Let’s take a look at the life of an athlete in general. You are the perfect example of someone who has bounced back. After numerous injuries and setbacks, you have always managed to fight back. You were on course for a bronze in the Olympics – then came a torn cruciate ligament again. What kept you going? Do you have a personal tactic, did you change physical or mental aspects of your training?

My passion for the sport of skiing is a major driving force for me personally. And the feeling that I hadn’t yet shown my full potential gave me the extra edge I needed to keep fighting. For me, an injury is nothing more than a set-back. That’s when my mental strength is a real benefit to me since I try to live in the moment and not fret about missed opportunities or make comparisons with situations in the past. You have to accept the current circumstances as they are, try to look forward and make the best of it. Learn to value small successes and stay on course! I also had to constantly remind myself that every injury is different and the healing process will never be the same as for previous or other injuries. When it comes down to it, I am not the most patient of people.


What are your biggest strengths that brought you to where you are now and what are you especially thankful for?

The first big strength is understanding that things never stay the same for long. As I said before, simply live in the here and now, don’t let yourself be influenced too much by things that happened in the past, either positive or negative. A jubilant high one moment, then horribly depressed the next, that’s not me. I’m all about keeping things on an even keel. Secondly, problems can crop up anywhere, anytime, but I don’t let that fact influence or lead me too much. “Life is what you make of it”, as the saying goes. Thirdly, and probably my greatest strength, is understanding my body. In that regard, my injuries weren’t completely negative. Having to focus intensively on areas where you need to improve mentally and physically lets you develop a good sense of where you stand.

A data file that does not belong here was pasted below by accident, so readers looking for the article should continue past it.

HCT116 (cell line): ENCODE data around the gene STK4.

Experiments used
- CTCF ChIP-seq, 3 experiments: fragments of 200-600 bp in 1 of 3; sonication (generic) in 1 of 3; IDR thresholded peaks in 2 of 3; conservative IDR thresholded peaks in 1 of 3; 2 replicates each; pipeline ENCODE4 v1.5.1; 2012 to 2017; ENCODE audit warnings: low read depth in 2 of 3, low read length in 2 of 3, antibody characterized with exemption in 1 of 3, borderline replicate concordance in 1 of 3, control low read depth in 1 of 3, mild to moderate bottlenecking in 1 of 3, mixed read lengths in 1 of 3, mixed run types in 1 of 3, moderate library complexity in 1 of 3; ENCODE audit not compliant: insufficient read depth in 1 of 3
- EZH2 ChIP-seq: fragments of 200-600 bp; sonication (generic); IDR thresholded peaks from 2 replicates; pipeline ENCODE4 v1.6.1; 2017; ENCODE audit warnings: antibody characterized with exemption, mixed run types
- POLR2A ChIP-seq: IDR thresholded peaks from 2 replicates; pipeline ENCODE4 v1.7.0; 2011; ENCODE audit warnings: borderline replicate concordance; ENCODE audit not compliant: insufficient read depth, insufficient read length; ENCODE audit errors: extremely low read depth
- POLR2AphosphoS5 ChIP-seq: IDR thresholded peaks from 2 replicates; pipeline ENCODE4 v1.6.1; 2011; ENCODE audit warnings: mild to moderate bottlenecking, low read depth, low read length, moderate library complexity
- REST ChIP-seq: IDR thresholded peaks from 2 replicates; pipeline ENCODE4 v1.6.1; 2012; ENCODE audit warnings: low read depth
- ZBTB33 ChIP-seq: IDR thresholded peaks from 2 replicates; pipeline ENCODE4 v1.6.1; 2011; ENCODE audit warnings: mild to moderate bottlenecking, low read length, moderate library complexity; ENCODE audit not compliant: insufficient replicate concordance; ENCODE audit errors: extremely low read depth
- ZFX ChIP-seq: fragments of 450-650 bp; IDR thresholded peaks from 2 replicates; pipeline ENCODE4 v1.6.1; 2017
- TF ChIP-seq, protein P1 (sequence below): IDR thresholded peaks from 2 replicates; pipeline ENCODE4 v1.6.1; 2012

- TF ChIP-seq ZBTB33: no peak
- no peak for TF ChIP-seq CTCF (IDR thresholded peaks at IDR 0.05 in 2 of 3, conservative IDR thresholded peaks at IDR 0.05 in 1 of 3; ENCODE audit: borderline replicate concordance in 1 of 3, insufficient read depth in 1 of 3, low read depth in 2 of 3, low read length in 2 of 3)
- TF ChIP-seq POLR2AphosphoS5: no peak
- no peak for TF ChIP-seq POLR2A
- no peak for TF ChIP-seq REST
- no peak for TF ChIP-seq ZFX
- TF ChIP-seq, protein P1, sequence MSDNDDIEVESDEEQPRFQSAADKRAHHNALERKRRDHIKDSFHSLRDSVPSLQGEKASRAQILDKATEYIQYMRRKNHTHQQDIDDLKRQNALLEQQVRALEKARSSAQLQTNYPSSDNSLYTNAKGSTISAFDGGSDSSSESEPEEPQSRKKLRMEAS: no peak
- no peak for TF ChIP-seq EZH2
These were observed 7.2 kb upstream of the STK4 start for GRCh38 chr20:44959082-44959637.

For the past five years, Bründl Sports has been at your side as your helmet sponsor. How do you feel about Bründl Sports and what significance does this cooperation have for you?

Bründl Sports is very important for me and is definitely more than just a form of financial support. Quite simply, the package as a whole is perfect! The family atmosphere and the passion for sport which we share can be clearly felt. The personal touch, be that from Christoph Bründl when he sends me a motivating message after every race, or from the rest of the team, is immensely valuable. They are all people with whom you can get along well and who are fun to work with. “Create Emotions” is the motto at Bründl Sports, and that also describes my own career precisely. Five years filled with emotions, highs and lows, victories and defeats! That said, we have so many things in common.


After the season is only a few months before the start of the next season. How are things continuing? What’s on your program? How do you go about training between seasons?

My training is very similar to previous years. Aside from a few little aches and pains, luckily I am not dealing with any more serious injuries that I have to compensate for or rehab. In other words, there’s not something major I have to focus on other than staying physically fit and training well. Now my schedule includes one to two weeks of intensive skiing, before I begin a conditioning program at the end of April. My goal is to improve my endurance at the beginning of summer season, then transition to strength training. In order to stay in good physical condition for sports, I have a training schedule that I adapt weekly together with my trainer. Ski training begins again in August, along with preparations for the season ahead. There’s also a very important training block between Sölden and the races that follow. “But for now, it’s time to ease off a bit and catch my breath!”

Stefan Brennsteiner at the skywalk of the Bründl Sports Flagshipstore with his ski helmet with Bründl Sports logo